Koya, the Buddhist monk came for dinner

The next day, Nobuko shows me around, she drives me in the mountains, teaches me more japanese (I am getting better now) and cooks us deliscious food. I learn that japanese men are afraid of her because she is too direct and has too much of an athletic body which is seen as a manly characteristic and isn't considered as womenly attractive in Japan. We go to see a waterfall which looks very nice and it's part of a small schrine. In the Japanese mountains, thee are schrines everywhere.

Some other tree blossoming

The next day we decide to get up at 5 in the morning (actually we have decided it several times but never succeded) to attend a buddhist morning ceremony led by Koya. It starts at 5:20, we all go to a dimly lighted room where we sit in the meditating positions with legs crossed and start meditation. At least they do, my legs and ancles start hurting after ten minutes so I can't concentrate on anything except that my ancles are hurting. Nobuko is motionless next to me and so is Koya, probably freeing their mind of all unrest and wondering places that only buddhist monks can get to. After meditation, blood starts flowing back into the lower part of my legs. The monks (Koya and two apprentices of his) put some religious symbols all around the altar and bow everytime they take the thing. Then Koya sounds the gong and we all watch him perform the ritual. We are now sitting on our ancles and knees in the same position as when people salute in Judo or other martial arts. It's more bearable that the meditation position but still becomes hell after a while. The ceremony is really interesting and Koya makes it accessible to everyone, even complete ignorants like me with no sensitivity whatsoever. However, with my legs and ancles hurting so much, I stop caring about the ceremony about halfway through.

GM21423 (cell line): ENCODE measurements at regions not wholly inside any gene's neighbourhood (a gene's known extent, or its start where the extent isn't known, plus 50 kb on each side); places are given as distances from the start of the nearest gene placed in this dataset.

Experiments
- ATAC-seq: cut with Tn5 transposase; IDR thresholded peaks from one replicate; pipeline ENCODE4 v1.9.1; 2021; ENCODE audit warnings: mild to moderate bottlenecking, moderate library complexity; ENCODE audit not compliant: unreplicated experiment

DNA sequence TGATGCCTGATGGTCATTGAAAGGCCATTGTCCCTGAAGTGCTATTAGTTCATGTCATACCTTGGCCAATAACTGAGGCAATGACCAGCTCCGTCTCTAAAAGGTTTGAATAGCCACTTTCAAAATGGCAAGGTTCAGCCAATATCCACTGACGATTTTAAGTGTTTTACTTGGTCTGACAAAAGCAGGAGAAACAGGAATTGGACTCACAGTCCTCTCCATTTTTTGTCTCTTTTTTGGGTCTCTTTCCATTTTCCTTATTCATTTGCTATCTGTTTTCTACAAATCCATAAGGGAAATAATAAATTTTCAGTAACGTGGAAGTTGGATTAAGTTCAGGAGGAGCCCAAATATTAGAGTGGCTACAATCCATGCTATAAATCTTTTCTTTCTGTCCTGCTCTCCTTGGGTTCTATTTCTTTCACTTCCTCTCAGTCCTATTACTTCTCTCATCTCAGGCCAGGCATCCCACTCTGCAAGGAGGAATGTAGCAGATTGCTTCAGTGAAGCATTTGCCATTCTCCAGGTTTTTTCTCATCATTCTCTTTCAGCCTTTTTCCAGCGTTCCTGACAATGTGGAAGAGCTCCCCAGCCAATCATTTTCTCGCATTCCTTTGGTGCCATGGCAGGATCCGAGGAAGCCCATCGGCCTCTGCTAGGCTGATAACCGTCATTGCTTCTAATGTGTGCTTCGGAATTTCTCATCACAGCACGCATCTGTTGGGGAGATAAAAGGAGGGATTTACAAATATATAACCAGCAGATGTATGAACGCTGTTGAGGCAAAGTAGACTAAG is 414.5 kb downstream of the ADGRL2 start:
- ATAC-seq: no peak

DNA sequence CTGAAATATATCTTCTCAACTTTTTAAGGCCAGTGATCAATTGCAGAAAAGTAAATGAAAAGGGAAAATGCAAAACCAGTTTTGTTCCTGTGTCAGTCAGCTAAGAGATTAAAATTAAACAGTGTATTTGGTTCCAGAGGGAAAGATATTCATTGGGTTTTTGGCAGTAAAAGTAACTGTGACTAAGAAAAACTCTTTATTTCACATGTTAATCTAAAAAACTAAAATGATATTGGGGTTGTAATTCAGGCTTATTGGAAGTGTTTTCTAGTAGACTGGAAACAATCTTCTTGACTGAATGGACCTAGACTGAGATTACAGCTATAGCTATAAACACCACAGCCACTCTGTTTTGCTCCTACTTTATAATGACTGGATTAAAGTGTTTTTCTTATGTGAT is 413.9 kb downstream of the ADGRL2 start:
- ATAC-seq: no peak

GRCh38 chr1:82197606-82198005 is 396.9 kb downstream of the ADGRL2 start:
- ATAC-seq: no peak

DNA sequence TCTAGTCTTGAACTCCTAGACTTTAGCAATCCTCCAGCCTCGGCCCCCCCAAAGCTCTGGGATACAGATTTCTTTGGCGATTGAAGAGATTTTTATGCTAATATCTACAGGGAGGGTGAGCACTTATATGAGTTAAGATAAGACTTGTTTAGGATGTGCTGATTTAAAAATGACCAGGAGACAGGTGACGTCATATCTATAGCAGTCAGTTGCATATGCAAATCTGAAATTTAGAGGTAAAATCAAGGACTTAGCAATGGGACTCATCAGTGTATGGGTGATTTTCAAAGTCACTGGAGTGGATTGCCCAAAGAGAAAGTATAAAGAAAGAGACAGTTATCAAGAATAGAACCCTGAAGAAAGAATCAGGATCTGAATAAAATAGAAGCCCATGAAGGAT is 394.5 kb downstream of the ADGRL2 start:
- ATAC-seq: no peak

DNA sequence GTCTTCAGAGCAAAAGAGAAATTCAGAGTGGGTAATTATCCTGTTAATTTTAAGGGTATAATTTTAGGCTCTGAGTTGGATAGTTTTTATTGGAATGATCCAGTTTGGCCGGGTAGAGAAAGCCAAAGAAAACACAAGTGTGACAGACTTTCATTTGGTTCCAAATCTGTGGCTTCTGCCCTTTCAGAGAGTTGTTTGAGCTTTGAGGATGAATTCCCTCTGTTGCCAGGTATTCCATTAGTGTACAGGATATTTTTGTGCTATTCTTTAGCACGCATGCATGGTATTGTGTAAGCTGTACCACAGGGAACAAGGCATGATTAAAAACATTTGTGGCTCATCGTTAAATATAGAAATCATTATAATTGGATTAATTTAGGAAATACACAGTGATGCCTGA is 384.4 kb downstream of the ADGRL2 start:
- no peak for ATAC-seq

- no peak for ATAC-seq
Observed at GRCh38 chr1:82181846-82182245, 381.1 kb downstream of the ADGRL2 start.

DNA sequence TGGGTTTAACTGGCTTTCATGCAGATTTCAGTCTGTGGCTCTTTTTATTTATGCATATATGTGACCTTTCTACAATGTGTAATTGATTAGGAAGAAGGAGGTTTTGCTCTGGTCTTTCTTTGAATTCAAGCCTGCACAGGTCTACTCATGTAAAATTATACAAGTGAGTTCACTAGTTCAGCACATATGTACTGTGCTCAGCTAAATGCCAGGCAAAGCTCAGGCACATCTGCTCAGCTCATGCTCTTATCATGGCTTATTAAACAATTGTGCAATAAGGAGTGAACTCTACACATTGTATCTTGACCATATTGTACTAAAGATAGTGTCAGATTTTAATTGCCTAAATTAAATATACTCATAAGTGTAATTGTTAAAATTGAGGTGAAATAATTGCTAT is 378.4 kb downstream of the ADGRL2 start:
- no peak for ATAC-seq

I wonder how do the other people feel but chances are they've got quite a lot of training from previous sessions so they are alright.
We proceed to chant some lines written with very complicated chinese characters. The characters are so complex that even Nobuko hasn't encountered some of them before.
After the ceremony, we are going to breakfast

When the morning ceremony finishes, I can't feel my legs again. The monks have gone to the kitchen to finish preparing breakfast and then we proceed to the meditation hall again.
Everyone has three bowls piled one in another and everything is wrapped in a handkerchief. There is also a spoon and chopsticks. Koya leaves to get the food, then comes again. Each of us bow down before we recieve rice porrige. Everything is done is silence, a hand turned upside down means "I've had enough." We are supposed to eat very slowly, tasting the food is considered to be part of a meditation.